Searching over 5,500,000 cases.

Buy This Entire Record For $7.95

Download the entire decision to receive the complete text, official citation,
docket number, dissents and concurrences, and footnotes for this case.

Learn more about what you receive with purchase of this case.

Beltran v. Rollie

United States District Court, D. Minnesota

May 24, 2018

Aida Beltran, Plaintiff,
Eric Rollie and Nate Barker, in their individual capacities, Defendants.


          Paul A. Magnuson United States District Court Judge

         This matter is before Court on Defendants' Motion for Summary Judgment. For the following reasons, the Motion is granted.


         At approximately 1:15 am on November 22, 2014, Defendant Wabasha County Sheriff's Deputy Eric Rollie witnessed a car rolling through a stop sign in Elgin, Minnesota. (Rollie Aff. (Docket No. 30) ¶ 3.) Rollie pulled the car over, and as he approached it, he noticed a back-seat passenger snuffing out a cigarette. (Id. ¶ 4.) This aroused Rollie's suspicions, because often individuals smoking cigarettes as an officer approaches are doing so to cover up the scent of something, such as alcohol or drugs. (Id.)

         Plaintiff Aida Beltran was driving the car. Rollie asked Beltran where the group was headed, and she responded that they were going to Oronoco. (Id. ¶ 6.) This further aroused Rollie's suspicions, because the car had rolled through the stop sign toward a residential area, not toward the road that led to Oronoco. (Id.) Rollie also noticed the odor of alcohol and marijuana in the car through the open windows. (Id. ¶ 5.) He asked whether there were any alcohol, drugs, or weapons in the car, and the three occupants answered no. (Id. ¶ 7.)

         Beltran told Rollie that she was the sober driver for her two male passengers, who had been drinking that evening. (Id. ¶ 6.) The front-seat passenger, Abraham Algadi, identified himself as the car's owner. He told Rollie that he did not have proof of insurance on the vehicle because he had just purchased insurance several days before. (Id. ¶ 8.) Rollie took the occupants' licenses with him to his squad car to run them through dispatch. (Id. ¶ 9.) At approximately this same time, Defendant Deputy Nate Barker arrived on the scene. (Id.) Rollie asked Barker to attempt to get verification of insurance from Algadi, and Barker thus approached the vehicle. Barker also noticed the strong odor of marijuana in the vehicle. (Barker Aff. (Docket No. 29) ¶ 2.)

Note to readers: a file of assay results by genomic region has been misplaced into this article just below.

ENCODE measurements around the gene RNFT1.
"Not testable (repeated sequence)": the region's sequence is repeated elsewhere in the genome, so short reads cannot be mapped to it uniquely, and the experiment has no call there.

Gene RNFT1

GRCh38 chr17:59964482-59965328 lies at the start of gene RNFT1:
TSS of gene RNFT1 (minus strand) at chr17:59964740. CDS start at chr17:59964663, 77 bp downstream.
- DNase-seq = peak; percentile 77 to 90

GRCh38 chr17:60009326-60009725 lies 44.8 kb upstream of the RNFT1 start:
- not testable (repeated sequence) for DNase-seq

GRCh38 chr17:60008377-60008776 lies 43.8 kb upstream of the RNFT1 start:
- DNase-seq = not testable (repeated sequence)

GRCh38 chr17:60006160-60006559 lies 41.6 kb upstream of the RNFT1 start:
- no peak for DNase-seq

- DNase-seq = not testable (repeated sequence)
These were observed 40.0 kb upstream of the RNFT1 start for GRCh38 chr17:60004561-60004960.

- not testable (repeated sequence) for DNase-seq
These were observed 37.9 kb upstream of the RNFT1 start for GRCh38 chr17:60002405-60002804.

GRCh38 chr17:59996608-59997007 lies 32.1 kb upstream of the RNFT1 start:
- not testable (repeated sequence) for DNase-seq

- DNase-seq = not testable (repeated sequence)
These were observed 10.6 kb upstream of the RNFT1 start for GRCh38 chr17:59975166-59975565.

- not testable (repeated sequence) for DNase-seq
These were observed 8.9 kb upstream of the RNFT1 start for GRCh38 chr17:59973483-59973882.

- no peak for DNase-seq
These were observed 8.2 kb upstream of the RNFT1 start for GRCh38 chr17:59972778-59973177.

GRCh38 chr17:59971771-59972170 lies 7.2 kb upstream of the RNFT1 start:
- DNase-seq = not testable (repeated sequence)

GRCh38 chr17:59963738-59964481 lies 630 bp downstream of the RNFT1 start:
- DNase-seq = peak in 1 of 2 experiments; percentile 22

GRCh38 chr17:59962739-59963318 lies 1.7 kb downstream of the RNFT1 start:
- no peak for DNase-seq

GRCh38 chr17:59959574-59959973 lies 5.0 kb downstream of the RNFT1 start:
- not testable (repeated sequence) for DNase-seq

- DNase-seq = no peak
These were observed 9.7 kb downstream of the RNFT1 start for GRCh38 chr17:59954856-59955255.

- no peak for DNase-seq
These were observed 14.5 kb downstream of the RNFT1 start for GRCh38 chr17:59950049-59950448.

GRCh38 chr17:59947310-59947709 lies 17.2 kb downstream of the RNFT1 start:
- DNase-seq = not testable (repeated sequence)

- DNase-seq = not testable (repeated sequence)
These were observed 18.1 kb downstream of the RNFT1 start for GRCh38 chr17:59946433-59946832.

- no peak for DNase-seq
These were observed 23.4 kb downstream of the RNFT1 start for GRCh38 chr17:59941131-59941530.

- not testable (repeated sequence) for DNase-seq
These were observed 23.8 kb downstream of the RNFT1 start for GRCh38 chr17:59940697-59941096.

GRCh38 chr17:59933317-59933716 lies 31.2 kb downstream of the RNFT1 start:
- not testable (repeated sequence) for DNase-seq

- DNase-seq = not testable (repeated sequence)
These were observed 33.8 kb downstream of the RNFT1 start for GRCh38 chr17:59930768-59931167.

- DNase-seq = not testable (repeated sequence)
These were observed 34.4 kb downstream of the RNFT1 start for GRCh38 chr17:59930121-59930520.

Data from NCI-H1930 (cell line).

Because both Deputies believed that the vehicle contained drugs, they approached the vehicle again with the intent to remove the three passengers for a search of the vehicle. Deputy Rollie asked again whether there were any drugs in the car, and the occupants said no. (Id. ¶ 14.) Rollie told Algadi that he was going to search the car because he believed they had marijuana, and asked Algadi to exit the vehicle. (Id. ¶¶ 14-15.) The back-seat passenger, Corey Drewes, objected, saying that the officers could not search the car. (Id. ¶ 15.)